Their time together was a time of growth and “just learning what a relationship is like,” Greg recalls. “[Christina’s older daughter] and I were really close. We would all spend a lot of time together just hanging out and doing stuff. It was amazing, but it wasn’t perfect. We would have these ridiculous, stupid arguments about things that didn’t matter. When I look back now I think we could have compromised in so many different ways. But still, the love was real and we had a strong partnership.”

Eight months

In January of 2015, nearly six years into their marriage, Christina was diagnosed with stage 4 melanoma. Eight months of treatments, doctors, and multiple hospital visits later, they learned it had metastasized to her brainstem.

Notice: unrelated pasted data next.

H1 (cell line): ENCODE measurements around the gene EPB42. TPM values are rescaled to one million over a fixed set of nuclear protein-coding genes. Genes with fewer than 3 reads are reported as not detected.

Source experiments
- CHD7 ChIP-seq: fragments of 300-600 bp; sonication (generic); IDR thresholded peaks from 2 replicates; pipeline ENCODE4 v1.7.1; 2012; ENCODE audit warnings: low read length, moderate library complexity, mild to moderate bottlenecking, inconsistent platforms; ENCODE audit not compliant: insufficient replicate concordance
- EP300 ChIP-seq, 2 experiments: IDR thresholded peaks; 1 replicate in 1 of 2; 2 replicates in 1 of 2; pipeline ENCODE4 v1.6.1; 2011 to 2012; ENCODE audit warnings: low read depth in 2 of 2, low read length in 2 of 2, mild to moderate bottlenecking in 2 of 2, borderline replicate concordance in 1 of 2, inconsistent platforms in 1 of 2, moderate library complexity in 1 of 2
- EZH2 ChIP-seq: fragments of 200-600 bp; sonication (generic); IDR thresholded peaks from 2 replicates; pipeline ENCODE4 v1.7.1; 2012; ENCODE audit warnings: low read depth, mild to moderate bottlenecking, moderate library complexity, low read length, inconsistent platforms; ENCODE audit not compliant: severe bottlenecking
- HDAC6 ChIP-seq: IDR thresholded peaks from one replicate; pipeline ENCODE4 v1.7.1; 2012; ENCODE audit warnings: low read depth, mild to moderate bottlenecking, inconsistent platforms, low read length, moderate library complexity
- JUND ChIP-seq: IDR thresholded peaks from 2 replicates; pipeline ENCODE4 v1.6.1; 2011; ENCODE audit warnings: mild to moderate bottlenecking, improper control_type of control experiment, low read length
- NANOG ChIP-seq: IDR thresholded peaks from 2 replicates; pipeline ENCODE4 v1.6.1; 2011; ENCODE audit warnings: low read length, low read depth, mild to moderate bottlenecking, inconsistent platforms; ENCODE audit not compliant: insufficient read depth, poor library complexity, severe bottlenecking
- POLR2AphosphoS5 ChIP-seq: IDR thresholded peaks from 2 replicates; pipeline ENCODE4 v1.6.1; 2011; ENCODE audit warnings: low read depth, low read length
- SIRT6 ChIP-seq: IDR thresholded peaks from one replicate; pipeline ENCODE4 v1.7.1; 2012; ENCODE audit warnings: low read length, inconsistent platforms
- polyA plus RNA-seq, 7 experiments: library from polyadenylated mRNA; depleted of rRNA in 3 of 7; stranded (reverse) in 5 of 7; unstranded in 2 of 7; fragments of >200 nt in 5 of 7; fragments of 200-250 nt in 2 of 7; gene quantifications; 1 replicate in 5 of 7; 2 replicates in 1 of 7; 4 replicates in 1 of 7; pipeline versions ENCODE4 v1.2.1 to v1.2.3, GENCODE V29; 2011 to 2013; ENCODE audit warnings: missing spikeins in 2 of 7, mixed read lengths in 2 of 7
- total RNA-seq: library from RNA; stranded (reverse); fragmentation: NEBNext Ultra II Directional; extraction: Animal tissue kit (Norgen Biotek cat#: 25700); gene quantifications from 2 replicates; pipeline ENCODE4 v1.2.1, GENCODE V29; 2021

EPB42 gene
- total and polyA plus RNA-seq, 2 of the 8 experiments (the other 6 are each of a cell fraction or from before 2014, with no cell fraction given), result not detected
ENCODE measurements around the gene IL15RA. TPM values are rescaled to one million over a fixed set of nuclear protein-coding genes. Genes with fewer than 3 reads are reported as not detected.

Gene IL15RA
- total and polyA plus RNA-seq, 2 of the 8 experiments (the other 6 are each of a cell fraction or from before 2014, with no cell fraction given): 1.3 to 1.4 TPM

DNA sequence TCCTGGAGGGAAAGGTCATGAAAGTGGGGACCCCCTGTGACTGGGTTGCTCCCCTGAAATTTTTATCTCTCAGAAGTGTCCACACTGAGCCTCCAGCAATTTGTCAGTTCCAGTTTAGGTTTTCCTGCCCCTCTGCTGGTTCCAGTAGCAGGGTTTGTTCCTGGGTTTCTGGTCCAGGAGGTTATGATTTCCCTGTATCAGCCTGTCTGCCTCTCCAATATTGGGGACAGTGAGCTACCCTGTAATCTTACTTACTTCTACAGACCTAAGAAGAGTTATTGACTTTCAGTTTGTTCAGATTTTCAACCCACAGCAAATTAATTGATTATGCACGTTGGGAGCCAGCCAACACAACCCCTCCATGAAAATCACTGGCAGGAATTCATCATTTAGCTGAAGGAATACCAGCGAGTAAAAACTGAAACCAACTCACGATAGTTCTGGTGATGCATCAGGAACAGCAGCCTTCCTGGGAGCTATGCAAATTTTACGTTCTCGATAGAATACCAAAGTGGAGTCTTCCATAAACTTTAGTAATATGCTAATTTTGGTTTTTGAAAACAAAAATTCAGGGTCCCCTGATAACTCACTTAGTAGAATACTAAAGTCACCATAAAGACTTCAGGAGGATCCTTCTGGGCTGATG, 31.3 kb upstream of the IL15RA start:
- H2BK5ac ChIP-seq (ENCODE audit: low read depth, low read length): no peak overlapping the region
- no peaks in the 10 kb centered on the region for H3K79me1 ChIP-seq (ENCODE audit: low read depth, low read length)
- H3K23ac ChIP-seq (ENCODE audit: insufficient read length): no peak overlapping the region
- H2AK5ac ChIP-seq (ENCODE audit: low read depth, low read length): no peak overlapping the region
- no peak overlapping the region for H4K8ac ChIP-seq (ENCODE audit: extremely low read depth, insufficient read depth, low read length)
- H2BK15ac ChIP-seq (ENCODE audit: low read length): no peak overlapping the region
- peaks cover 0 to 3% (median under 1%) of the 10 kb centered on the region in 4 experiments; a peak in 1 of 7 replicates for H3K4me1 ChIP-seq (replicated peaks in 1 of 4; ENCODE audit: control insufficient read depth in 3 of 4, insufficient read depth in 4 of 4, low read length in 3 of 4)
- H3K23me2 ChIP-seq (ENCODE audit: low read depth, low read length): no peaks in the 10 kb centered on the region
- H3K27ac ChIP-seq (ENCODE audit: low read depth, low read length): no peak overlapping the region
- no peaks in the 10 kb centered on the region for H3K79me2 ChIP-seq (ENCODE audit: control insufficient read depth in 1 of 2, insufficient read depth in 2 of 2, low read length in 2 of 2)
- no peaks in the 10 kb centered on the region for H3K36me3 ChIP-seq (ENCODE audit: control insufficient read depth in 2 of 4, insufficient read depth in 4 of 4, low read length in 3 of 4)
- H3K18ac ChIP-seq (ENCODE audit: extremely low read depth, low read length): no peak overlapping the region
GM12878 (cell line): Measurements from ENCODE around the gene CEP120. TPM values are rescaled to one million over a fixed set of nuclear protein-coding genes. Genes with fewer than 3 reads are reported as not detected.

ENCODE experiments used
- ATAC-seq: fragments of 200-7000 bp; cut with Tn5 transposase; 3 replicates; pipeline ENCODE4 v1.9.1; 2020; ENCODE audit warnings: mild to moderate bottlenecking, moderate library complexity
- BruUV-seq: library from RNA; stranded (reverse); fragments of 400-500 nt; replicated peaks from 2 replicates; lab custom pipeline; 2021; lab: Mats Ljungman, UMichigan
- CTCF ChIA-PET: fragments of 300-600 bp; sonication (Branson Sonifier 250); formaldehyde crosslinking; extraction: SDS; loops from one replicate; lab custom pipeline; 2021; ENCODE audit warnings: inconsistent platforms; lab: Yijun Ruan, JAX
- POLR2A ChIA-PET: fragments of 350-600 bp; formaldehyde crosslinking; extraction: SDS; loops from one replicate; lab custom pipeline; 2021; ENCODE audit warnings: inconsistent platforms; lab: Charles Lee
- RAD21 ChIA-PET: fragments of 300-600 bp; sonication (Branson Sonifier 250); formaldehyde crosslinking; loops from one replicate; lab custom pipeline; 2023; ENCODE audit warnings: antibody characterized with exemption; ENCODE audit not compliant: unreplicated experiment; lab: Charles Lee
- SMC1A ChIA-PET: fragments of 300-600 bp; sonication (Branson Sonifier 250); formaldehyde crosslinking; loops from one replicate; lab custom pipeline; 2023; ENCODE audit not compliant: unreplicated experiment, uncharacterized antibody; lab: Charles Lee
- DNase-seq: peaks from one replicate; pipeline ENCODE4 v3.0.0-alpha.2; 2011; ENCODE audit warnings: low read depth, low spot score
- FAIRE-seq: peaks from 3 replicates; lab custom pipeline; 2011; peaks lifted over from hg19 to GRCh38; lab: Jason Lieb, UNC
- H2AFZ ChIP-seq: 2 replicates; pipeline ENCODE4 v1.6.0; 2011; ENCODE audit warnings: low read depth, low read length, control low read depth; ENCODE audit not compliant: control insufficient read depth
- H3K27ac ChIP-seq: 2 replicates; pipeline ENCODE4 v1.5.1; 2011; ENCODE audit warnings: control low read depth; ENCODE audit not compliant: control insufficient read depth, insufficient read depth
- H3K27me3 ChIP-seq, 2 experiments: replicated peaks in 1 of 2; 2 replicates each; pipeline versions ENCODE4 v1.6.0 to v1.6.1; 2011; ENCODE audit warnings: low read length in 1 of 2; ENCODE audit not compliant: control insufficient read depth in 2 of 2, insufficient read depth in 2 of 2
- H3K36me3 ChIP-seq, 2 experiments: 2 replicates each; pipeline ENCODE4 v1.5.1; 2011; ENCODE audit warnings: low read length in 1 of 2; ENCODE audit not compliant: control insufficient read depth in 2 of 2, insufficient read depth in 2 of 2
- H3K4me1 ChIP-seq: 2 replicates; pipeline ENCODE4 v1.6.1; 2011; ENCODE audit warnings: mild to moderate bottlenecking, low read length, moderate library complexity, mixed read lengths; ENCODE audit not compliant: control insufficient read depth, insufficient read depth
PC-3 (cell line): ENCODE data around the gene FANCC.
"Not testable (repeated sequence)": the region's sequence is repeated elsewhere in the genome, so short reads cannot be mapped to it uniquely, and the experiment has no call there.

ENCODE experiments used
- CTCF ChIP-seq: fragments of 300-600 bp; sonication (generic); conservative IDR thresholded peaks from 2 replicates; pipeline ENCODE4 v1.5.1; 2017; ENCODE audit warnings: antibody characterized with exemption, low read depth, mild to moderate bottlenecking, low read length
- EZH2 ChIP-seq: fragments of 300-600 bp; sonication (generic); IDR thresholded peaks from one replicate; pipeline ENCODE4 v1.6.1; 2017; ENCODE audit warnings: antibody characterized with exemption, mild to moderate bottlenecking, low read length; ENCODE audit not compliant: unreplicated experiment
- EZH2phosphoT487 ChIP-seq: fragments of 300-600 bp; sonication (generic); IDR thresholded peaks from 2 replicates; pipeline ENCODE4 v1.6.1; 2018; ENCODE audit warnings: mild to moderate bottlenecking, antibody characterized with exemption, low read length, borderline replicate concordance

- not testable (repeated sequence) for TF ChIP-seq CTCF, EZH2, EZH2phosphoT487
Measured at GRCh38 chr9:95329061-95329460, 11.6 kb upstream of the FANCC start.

“We did meet with someone from Kansas City Hospice while Christina was in the hospital to see what our options were. I don’t remember the lady’s name now, but she met with us and discussed everything. It was about a 45-minute visit. She was so nice and she and Christina bonded instantly. We talked through all of the services they could provide to us and we told her we would think about it,” Greg shares.

Just 20 minutes after that visit, Christina had a grand mal seizure that caused severe damage to her brain.

Four days later, she was gone.

Moving forward

After Christina died, Greg was referred to Solace House Center for Grief and Healing, a program of Kansas City Hospice. He began attending group sessions at Solace House and found the group setting helpful as others could understand what he was experiencing.